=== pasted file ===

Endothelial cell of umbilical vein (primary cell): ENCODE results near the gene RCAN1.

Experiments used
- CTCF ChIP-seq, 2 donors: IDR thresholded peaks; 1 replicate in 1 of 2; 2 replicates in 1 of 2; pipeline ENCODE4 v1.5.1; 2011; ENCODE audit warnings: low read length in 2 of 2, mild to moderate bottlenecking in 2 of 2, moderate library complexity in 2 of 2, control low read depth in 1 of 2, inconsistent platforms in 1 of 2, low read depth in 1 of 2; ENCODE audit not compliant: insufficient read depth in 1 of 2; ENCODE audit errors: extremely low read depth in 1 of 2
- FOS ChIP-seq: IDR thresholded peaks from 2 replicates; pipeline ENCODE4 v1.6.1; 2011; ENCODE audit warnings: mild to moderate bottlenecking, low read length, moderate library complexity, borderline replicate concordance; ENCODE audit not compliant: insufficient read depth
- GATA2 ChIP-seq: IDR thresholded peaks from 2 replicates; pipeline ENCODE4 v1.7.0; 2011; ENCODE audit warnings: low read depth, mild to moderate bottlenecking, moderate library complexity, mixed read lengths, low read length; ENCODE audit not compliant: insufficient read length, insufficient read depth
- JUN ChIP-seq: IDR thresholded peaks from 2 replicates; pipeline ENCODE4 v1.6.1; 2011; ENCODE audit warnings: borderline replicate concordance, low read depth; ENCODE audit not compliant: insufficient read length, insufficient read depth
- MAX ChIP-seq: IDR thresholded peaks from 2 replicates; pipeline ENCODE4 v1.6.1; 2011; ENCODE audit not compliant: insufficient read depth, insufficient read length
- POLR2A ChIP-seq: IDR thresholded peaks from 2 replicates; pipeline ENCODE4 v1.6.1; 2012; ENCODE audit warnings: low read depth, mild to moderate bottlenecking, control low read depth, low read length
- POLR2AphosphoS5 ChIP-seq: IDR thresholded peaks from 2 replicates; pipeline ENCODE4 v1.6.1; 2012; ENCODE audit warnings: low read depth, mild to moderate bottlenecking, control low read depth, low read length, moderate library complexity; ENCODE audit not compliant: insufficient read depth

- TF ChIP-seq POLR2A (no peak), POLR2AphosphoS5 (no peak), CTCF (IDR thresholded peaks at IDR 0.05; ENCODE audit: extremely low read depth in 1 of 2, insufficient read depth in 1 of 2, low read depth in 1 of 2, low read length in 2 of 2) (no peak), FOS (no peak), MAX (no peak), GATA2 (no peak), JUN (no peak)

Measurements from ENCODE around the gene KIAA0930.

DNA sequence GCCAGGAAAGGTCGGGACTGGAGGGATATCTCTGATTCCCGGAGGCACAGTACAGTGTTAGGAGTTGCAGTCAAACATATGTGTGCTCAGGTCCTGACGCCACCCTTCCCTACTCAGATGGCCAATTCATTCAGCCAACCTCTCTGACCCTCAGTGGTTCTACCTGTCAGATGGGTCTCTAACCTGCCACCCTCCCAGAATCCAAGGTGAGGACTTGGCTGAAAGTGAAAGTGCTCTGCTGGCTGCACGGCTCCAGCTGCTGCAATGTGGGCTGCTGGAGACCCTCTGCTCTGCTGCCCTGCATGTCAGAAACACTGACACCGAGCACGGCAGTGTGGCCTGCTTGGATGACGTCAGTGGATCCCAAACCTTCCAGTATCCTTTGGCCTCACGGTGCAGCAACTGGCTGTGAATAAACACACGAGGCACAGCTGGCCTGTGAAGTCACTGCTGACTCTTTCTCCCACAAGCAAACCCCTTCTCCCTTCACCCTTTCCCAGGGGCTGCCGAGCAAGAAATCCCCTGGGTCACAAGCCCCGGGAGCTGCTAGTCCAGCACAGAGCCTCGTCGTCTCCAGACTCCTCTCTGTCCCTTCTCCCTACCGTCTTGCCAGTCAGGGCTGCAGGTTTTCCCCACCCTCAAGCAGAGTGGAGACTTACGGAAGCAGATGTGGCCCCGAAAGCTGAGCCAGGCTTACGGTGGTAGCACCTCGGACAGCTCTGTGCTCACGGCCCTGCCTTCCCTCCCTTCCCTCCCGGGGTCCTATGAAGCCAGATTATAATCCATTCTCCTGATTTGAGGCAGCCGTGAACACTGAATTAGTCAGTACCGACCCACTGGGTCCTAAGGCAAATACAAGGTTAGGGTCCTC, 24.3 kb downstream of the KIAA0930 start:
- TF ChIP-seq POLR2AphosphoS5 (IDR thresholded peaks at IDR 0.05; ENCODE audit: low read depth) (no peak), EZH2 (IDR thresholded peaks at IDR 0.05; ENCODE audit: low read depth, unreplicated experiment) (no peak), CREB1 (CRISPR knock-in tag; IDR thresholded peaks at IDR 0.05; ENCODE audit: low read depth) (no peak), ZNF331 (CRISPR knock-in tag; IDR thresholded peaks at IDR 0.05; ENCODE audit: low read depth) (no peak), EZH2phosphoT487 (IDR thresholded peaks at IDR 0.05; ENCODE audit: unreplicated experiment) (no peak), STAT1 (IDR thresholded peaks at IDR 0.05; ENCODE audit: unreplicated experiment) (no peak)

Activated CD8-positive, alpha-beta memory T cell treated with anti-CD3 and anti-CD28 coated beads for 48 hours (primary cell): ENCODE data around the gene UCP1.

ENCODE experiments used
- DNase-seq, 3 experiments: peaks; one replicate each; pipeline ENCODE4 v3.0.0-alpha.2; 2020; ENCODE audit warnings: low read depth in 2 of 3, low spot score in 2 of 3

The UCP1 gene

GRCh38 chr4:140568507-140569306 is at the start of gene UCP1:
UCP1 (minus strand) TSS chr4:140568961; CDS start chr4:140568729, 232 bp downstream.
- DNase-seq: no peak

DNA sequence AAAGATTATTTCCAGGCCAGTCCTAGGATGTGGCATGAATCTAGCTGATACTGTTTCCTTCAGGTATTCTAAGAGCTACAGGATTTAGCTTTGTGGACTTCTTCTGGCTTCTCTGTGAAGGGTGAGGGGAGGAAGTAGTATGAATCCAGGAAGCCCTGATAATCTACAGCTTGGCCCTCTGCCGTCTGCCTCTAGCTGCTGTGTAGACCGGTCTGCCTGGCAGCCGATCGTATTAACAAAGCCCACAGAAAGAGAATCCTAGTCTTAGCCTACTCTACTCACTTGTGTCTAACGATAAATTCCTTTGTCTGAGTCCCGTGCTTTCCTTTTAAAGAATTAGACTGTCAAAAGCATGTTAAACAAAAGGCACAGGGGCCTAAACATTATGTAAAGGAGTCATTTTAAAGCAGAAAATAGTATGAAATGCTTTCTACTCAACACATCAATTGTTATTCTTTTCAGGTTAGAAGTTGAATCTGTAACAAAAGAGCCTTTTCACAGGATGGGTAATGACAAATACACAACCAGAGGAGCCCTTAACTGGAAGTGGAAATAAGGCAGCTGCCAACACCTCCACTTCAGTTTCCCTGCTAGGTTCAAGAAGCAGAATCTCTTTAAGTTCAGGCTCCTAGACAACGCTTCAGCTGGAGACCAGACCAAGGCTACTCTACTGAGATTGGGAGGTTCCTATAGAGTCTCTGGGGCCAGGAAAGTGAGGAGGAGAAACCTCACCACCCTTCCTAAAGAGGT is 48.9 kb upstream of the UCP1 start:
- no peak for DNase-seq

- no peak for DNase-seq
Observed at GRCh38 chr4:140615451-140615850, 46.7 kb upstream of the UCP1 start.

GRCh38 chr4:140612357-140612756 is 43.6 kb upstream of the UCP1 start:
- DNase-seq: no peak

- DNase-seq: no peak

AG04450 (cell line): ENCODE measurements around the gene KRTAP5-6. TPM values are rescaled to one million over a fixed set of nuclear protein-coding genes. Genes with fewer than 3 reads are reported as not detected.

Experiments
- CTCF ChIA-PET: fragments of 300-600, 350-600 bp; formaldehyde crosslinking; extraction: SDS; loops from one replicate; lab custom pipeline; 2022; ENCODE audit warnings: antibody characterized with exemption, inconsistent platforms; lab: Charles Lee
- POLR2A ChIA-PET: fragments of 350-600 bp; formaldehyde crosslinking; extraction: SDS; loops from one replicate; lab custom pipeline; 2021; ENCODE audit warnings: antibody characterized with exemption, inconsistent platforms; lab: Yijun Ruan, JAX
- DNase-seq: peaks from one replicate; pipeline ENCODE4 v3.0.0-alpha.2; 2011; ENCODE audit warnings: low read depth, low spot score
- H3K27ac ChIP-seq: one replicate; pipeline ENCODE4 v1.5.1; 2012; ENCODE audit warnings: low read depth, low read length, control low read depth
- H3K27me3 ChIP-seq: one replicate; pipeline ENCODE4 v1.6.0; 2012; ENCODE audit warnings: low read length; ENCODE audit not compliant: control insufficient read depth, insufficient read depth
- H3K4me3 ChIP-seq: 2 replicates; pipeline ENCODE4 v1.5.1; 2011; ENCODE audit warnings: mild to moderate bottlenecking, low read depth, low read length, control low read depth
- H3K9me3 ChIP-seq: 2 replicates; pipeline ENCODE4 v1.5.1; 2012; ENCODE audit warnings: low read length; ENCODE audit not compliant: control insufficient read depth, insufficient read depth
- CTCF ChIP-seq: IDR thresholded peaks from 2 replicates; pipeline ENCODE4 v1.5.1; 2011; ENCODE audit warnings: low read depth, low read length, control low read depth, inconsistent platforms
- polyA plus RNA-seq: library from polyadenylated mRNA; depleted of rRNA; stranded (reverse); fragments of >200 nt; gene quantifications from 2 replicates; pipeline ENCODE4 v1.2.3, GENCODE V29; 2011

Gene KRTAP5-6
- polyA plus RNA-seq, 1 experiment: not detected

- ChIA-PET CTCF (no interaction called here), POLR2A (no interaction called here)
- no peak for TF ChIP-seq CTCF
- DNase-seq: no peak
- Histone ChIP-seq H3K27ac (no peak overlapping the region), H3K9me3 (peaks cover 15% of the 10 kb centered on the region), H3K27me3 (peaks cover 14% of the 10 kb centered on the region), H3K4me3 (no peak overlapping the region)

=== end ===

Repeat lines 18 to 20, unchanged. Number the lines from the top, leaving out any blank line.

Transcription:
GRCh38 chr4:140568507-140569306 is at the start of gene UCP1:
UCP1 (minus strand) TSS chr4:140568961; CDS start chr4:140568729, 232 bp downstream.
- DNase-seq: no peak